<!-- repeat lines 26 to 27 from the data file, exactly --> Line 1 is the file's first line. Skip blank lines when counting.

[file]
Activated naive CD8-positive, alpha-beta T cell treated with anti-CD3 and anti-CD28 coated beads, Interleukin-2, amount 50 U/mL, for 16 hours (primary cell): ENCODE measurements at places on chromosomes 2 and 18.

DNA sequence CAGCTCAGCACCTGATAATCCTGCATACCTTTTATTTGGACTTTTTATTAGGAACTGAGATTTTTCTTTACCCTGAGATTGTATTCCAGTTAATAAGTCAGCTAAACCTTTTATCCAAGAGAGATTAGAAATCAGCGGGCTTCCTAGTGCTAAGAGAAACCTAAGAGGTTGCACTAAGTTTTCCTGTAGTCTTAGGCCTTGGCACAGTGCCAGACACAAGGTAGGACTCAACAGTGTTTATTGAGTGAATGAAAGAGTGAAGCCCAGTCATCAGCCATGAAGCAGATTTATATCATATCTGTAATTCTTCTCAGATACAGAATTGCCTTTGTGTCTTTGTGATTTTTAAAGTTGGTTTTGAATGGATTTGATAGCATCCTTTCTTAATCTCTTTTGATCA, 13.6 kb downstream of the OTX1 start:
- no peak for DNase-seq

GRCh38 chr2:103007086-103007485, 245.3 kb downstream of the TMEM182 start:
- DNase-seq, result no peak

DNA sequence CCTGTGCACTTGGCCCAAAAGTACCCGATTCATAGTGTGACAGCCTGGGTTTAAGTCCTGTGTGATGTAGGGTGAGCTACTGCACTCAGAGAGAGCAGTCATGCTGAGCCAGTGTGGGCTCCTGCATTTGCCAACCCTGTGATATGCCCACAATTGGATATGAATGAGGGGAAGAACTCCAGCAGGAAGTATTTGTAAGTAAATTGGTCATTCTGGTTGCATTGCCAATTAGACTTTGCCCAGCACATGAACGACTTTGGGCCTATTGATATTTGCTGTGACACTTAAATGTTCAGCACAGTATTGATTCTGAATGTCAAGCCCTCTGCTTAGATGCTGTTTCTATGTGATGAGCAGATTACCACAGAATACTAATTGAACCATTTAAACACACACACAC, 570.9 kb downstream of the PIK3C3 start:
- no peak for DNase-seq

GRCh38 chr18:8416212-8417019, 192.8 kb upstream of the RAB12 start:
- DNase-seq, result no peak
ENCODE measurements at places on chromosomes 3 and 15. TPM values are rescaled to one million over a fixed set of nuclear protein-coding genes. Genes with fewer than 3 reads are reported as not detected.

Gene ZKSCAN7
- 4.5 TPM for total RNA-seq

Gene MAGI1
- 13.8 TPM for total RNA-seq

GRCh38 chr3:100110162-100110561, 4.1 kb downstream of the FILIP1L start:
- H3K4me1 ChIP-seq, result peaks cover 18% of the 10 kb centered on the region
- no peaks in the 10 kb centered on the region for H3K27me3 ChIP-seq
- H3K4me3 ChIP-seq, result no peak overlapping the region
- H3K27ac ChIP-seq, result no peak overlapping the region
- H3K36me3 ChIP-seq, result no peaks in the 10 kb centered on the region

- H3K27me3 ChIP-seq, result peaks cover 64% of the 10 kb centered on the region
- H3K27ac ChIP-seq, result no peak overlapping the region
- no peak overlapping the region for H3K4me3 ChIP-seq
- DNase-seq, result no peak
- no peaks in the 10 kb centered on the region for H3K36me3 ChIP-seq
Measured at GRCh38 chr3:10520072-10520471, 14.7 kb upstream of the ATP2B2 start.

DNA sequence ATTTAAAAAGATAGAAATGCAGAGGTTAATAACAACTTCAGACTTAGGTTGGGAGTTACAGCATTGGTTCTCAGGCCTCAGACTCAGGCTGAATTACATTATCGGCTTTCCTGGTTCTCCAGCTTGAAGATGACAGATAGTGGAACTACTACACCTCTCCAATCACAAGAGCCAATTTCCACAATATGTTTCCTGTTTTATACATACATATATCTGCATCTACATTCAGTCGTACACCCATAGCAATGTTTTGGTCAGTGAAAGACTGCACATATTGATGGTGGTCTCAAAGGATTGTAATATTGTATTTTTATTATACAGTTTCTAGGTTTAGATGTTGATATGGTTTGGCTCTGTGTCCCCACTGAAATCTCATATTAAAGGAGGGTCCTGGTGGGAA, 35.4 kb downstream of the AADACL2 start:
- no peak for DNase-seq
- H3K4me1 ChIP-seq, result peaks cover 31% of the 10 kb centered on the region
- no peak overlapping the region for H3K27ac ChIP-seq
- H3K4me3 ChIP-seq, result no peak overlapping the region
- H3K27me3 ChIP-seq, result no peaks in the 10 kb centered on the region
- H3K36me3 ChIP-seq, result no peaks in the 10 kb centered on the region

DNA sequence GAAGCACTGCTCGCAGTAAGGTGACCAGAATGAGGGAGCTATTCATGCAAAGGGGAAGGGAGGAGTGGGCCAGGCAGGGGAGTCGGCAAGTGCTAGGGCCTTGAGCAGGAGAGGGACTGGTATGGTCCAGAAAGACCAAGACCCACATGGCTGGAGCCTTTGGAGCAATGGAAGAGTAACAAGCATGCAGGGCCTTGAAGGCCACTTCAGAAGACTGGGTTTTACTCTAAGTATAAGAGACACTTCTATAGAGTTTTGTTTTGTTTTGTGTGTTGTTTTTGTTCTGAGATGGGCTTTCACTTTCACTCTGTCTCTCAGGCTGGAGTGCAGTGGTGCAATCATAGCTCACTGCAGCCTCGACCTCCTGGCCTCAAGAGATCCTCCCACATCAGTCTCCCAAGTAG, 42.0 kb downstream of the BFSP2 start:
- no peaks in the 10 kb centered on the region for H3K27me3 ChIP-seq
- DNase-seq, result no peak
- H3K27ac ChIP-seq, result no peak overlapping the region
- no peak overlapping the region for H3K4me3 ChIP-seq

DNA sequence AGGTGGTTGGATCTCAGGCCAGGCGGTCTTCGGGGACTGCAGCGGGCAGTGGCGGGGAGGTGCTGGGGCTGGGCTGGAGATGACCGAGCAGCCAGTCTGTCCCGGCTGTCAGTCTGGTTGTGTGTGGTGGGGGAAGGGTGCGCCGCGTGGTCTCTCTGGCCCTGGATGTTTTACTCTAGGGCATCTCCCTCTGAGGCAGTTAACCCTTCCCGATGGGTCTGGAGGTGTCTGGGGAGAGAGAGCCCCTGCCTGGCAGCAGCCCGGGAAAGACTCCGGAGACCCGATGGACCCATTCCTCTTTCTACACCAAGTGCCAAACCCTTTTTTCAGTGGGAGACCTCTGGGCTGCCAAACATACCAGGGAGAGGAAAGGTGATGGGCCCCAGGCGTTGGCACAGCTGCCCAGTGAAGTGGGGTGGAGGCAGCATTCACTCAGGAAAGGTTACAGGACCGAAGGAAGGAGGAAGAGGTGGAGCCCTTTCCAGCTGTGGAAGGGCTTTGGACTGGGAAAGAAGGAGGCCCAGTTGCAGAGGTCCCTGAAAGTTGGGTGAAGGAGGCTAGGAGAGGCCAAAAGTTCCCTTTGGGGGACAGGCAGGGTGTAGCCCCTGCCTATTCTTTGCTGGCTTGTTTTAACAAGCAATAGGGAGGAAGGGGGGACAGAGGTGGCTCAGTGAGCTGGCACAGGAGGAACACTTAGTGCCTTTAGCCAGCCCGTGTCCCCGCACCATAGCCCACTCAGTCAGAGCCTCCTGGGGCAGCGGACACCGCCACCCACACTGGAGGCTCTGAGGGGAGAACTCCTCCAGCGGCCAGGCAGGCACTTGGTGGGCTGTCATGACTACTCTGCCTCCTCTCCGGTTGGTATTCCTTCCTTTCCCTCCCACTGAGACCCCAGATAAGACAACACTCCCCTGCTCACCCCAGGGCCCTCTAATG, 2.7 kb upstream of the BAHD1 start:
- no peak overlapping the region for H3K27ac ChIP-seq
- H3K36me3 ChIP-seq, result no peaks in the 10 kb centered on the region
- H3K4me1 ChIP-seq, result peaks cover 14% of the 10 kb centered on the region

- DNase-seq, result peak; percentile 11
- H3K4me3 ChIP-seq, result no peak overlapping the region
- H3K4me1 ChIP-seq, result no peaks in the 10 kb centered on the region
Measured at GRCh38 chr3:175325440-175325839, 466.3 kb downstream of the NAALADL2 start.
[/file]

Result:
Measured at GRCh38 chr3:10520072-10520471, 14.7 kb upstream of the ATP2B2 start.

DNA sequence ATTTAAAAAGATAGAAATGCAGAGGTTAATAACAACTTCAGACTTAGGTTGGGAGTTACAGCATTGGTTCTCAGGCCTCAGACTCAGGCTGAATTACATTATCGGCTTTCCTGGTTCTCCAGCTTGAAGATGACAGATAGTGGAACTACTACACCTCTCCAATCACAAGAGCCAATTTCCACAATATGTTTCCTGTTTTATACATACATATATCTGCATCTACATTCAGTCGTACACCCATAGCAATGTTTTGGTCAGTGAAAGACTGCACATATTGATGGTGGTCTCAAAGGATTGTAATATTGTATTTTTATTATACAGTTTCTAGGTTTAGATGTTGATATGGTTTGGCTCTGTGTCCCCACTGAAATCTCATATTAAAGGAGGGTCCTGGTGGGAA, 35.4 kb downstream of the AADACL2 start: